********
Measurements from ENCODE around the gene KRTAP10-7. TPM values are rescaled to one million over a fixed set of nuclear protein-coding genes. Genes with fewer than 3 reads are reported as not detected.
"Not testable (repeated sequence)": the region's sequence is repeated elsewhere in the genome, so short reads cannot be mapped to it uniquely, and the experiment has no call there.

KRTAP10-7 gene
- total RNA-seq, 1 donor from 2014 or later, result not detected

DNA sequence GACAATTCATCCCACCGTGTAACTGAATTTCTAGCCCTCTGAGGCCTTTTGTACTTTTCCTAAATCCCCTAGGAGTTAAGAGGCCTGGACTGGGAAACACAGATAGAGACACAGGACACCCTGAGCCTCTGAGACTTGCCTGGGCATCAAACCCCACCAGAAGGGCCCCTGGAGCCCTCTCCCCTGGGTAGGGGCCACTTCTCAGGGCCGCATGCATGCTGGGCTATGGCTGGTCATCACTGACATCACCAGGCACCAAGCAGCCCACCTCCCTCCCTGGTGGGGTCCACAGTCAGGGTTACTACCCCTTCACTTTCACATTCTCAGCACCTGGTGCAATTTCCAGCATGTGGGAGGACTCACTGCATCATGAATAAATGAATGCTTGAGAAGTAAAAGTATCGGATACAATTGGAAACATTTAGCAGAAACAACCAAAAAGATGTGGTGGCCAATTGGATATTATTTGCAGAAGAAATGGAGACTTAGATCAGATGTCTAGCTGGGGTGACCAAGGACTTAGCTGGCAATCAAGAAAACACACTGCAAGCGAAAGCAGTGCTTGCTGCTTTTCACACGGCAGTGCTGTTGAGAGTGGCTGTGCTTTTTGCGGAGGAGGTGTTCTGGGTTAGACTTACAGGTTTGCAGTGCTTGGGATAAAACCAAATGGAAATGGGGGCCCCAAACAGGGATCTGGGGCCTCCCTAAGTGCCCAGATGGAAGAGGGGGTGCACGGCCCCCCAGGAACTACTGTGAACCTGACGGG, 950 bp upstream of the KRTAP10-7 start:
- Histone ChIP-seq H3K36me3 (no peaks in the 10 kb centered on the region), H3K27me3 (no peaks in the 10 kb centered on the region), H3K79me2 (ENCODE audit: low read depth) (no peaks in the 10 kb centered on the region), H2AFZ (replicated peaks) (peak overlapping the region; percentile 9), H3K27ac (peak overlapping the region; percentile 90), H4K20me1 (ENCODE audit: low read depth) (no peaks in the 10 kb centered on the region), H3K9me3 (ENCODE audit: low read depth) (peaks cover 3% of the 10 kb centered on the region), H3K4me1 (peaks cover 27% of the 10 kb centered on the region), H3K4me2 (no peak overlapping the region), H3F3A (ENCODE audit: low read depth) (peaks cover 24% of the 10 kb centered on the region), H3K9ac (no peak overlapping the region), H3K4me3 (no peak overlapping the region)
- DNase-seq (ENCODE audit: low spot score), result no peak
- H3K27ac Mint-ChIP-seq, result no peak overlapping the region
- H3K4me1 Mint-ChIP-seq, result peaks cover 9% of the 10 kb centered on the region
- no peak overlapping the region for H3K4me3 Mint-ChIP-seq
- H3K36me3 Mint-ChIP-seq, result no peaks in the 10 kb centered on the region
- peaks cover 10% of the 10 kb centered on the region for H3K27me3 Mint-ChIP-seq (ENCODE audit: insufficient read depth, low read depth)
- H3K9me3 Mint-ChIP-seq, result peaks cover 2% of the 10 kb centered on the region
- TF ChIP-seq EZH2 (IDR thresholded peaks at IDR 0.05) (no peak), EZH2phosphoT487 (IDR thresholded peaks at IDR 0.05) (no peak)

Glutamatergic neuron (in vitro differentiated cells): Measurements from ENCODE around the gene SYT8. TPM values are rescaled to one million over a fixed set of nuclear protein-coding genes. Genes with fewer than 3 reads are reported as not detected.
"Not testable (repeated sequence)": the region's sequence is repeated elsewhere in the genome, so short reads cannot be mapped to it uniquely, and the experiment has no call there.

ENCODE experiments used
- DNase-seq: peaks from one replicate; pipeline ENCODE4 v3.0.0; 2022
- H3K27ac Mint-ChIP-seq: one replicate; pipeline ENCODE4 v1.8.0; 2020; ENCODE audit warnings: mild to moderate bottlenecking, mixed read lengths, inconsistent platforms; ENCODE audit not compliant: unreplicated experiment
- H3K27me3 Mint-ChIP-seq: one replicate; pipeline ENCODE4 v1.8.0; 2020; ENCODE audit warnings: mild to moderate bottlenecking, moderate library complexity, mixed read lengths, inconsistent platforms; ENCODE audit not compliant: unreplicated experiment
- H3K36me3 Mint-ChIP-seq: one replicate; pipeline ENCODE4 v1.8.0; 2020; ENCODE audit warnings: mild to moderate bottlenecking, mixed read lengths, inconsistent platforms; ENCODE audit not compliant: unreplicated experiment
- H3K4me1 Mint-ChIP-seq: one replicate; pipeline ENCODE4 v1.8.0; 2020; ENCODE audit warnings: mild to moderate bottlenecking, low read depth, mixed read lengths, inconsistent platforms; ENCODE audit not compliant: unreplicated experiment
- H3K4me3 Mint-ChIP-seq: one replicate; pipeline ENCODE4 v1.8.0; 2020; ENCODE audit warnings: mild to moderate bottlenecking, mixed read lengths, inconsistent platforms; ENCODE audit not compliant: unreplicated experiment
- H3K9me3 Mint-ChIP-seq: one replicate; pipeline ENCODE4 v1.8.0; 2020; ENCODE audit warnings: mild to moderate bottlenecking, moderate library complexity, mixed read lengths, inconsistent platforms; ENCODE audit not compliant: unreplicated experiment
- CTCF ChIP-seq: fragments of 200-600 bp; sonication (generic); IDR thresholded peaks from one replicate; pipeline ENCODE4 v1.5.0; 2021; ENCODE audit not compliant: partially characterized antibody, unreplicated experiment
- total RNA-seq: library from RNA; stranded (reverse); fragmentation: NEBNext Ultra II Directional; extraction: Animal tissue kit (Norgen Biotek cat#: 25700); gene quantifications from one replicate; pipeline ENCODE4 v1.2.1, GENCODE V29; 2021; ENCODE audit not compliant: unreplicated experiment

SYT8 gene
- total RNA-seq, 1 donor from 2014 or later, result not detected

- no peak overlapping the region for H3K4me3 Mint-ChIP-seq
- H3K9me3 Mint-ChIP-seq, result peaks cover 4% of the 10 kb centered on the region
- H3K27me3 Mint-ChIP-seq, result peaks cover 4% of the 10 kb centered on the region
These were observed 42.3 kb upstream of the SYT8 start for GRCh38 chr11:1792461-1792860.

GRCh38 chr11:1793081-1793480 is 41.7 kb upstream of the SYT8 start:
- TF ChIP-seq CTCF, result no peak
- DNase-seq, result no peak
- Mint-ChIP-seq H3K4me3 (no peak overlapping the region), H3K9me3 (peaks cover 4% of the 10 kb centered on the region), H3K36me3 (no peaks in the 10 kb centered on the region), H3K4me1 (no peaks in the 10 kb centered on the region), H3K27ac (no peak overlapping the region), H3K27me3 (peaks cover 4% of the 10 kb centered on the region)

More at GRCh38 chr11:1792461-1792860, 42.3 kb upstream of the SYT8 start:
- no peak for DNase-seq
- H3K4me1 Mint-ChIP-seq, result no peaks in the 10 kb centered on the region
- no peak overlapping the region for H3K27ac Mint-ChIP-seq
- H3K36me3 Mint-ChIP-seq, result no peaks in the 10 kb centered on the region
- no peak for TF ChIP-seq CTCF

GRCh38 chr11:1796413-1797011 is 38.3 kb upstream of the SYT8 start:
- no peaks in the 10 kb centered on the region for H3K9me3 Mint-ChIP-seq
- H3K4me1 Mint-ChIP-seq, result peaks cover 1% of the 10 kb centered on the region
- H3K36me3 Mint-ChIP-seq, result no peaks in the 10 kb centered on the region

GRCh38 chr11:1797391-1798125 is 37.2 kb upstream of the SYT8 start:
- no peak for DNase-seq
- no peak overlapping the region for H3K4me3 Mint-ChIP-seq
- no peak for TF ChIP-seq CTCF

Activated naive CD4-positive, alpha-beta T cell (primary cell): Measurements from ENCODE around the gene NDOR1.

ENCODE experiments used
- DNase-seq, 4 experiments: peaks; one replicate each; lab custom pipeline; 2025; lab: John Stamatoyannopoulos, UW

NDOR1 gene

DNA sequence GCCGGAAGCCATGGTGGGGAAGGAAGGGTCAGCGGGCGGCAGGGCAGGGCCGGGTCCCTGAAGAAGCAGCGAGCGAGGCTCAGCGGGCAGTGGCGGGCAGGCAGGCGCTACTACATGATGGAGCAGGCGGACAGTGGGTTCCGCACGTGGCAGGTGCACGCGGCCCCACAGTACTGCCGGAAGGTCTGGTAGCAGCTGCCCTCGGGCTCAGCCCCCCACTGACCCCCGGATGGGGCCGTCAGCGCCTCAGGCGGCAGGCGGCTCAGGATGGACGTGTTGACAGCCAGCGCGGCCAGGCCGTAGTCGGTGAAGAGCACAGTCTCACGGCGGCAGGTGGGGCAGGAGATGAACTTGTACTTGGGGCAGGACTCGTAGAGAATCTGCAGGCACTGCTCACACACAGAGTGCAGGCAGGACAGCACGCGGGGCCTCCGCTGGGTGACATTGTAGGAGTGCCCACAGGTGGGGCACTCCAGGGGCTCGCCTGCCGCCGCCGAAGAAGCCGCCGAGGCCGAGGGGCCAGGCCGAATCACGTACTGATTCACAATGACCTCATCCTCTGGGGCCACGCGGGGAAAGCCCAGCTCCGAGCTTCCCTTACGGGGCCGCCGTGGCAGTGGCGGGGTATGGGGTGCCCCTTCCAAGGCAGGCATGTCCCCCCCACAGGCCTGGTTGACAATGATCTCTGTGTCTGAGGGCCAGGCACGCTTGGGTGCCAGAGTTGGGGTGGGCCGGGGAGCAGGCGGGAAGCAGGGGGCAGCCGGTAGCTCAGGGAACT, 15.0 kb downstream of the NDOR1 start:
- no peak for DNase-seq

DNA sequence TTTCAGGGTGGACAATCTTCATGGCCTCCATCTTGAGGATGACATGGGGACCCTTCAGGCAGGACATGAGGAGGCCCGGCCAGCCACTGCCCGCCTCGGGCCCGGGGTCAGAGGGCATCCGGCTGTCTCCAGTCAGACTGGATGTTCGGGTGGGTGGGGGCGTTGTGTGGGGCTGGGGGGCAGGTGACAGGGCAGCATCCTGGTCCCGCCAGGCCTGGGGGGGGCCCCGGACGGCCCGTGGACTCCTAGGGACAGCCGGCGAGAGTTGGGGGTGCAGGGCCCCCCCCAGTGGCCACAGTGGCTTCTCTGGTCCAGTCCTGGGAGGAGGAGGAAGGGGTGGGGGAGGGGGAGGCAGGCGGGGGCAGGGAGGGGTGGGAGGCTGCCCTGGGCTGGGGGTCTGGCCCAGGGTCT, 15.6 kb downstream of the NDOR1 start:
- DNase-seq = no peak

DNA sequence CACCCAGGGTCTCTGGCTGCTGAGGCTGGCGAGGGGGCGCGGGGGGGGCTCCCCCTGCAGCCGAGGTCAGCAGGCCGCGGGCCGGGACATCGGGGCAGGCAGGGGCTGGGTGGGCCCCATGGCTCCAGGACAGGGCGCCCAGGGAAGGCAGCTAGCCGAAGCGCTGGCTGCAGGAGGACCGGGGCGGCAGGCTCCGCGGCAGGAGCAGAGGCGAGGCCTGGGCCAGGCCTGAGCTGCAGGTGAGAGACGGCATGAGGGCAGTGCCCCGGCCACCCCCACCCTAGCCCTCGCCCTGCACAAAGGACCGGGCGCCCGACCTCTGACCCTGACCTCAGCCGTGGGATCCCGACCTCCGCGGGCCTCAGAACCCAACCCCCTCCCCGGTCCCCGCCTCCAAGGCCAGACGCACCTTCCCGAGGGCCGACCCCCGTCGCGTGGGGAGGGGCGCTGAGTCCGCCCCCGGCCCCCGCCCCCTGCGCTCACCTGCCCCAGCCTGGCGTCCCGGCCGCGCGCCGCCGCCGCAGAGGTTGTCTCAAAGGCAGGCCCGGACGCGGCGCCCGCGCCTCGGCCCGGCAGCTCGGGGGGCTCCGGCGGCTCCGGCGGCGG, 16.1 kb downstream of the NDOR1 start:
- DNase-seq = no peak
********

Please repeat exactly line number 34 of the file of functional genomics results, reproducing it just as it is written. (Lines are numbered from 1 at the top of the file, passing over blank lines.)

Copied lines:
- TF ChIP-seq CTCF, result no peak